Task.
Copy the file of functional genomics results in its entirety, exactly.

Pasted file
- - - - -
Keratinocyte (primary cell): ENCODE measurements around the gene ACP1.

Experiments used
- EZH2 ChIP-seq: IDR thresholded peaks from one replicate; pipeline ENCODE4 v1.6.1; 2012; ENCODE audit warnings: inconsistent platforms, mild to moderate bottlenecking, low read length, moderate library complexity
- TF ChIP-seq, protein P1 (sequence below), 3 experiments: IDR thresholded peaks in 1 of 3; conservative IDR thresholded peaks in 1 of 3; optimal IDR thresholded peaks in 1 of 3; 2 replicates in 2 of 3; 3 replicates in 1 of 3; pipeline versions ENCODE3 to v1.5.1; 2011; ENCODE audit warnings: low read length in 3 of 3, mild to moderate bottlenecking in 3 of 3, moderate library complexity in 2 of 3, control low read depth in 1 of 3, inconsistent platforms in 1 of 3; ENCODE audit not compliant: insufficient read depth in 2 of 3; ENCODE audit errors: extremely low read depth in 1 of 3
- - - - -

Keratinocyte (primary cell): ENCODE measurements around the gene ACP1.

Experiments used
- EZH2 ChIP-seq: IDR thresholded peaks from one replicate; pipeline ENCODE4 v1.6.1; 2012; ENCODE audit warnings: inconsistent platforms, mild to moderate bottlenecking, low read length, moderate library complexity
- TF ChIP-seq, protein P1 (sequence below), 3 experiments: IDR thresholded peaks in 1 of 3; conservative IDR thresholded peaks in 1 of 3; optimal IDR thresholded peaks in 1 of 3; 2 replicates in 2 of 3; 3 replicates in 1 of 3; pipeline versions ENCODE3 to v1.5.1; 2011; ENCODE audit warnings: low read length in 3 of 3, mild to moderate bottlenecking in 3 of 3, moderate library complexity in 2 of 3, control low read depth in 1 of 3, inconsistent platforms in 1 of 3; ENCODE audit not compliant: insufficient read depth in 2 of 3; ENCODE audit errors: extremely low read depth in 1 of 3